What is the growth driver that you are looking to acquire: people, product, processes, customers, channels, geographies?
Is there a simpler way to do this? E.g. Headhunt top people; hire advisors; pivot to a new strategy
Is there a cheaper way to do this?
Include commercial leads in your DD team. Finance teams are expert at modelling savings and producing hockey stick graphs. Be sure to include a senior commercial lead on your due diligence team, they are the ones who are going to have to make the magic happen.
Finish with a 90-day plan. Everyone has their press release ready and the TUPE plans in place, be sure before you transfer the money you have a full first 90 days plan prepared; know exactly who is going to be doing what, where and how during the first 90 days across both businesses. Staff and clients will expect – and be open to – change. Seize the moment.
And finally: move forward together.
On, and post, acquisition ensure you think and communicate consistently using the language of collaboration. Successful acquisition is all about embrace, it’s not about takeover. The pronoun of embrace is ‘We’. Use it often and always to mean the new everybody, never again as a term meaning the acquiring business. Unless you want to alienate the people of your acquisition be careful you do not use language of subjugation and division. It’s not “we have taken you over” or “we intend to do this (to you) or “you will be given” or “you will be changing”. The easiest way to ensure you always use “We” sensitively is to check that you can follow it silently with the word “together”. “We (together) can become”… “We (together) shall explore/aim/create…” “Over the next 90 days we (together) will share our..”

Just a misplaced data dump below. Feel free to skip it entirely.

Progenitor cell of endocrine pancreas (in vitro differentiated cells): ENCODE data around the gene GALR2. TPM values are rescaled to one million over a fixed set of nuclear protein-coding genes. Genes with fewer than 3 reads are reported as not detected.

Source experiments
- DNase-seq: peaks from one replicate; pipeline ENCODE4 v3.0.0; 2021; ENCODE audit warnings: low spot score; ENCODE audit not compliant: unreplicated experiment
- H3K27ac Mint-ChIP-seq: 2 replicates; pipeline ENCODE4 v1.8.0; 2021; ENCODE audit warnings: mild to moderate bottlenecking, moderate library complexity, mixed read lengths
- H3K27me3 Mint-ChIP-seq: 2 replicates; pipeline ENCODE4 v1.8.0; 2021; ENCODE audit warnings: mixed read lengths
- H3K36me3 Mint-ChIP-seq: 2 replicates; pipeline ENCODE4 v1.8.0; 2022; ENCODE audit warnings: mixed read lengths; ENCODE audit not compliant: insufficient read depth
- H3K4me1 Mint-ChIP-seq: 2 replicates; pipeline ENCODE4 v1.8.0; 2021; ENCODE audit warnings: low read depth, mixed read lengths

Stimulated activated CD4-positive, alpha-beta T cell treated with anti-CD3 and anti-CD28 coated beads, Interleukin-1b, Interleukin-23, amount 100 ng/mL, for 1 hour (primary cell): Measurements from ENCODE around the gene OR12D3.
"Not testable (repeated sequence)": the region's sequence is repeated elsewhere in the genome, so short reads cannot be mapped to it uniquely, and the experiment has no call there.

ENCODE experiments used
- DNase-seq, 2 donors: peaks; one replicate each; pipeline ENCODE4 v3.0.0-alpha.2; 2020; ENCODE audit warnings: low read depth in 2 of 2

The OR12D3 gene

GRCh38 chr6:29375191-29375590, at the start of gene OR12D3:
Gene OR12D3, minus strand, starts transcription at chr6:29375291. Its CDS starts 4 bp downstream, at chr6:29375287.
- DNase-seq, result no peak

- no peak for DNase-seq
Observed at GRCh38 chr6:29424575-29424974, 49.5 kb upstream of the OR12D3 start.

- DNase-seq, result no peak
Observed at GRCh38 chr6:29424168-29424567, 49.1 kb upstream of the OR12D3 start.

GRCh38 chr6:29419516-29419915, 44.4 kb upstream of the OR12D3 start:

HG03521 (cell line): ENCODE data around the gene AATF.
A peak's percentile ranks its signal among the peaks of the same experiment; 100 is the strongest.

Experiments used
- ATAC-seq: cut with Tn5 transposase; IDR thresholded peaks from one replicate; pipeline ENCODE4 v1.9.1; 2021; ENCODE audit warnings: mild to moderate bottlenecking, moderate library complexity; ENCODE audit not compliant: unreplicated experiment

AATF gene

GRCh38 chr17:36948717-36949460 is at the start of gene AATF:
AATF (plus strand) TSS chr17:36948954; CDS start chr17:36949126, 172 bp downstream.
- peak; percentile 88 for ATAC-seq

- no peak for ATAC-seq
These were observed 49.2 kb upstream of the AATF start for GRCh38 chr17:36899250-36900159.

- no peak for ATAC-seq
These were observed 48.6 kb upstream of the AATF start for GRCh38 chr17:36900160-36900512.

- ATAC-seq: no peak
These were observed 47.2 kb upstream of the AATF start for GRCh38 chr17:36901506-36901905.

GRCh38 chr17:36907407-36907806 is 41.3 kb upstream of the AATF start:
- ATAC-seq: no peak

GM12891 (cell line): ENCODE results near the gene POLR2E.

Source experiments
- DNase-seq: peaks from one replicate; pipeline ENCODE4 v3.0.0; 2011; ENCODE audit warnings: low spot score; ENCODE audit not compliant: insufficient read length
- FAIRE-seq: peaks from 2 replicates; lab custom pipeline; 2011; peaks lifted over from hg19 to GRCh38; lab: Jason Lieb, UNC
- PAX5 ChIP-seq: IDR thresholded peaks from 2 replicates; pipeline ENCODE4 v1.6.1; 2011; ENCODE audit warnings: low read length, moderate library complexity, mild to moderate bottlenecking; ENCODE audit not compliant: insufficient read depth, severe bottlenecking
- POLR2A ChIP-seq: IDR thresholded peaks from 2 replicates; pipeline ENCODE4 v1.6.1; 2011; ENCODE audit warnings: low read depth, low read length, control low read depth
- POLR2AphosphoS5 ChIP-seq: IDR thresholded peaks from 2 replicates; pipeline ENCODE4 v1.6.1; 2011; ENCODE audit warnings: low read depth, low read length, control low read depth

Zapnito asked me to speak at their annual Community Insights event on the Changing Landscape of Media and Marketing – and the Growing Power of Community within That. I explained that today’s landscape has been fundamentally shaped by 10 things that came out of the dot.com boom and bust. Publishers, associations and commercial event businesses can harness the power of community to drive their marketing ROI – but only if they stop mixing up product with promoters, get their pricing models in order and think strategically about the content they produce and share.
I was asked to speak at the Zapnito Community Insights Annual Event on the Changing Landscape of Media and Marketing – and the Growing Power of Community within That. Here’s what I said:
Thanks Charles. Good evening everyone.
As I was doing my research for putting this speech together (or to be more accurate, procrastinating putting it together), I was reading Ashley’s excellent article on the return of community in B2B publishing. If you haven’t read it yet, you can find it here https://community.zapnito.com/users/206116-ashley-friedlein/posts/53806-the-return-of-community-in-b2b-publishing-media-part-2 on the Zapnito site and on the Guild website (lesson one in the changing landscape of media and marketing – SEO is so important that we multiple place to improve our discoverability). Back to the blog though, it begins with saying, “if you’re old enough to have been around in the dot.com area of the late 90s then you may remember the famous “3Cs” that were meant to characterise the web: Content, Commerce, Community.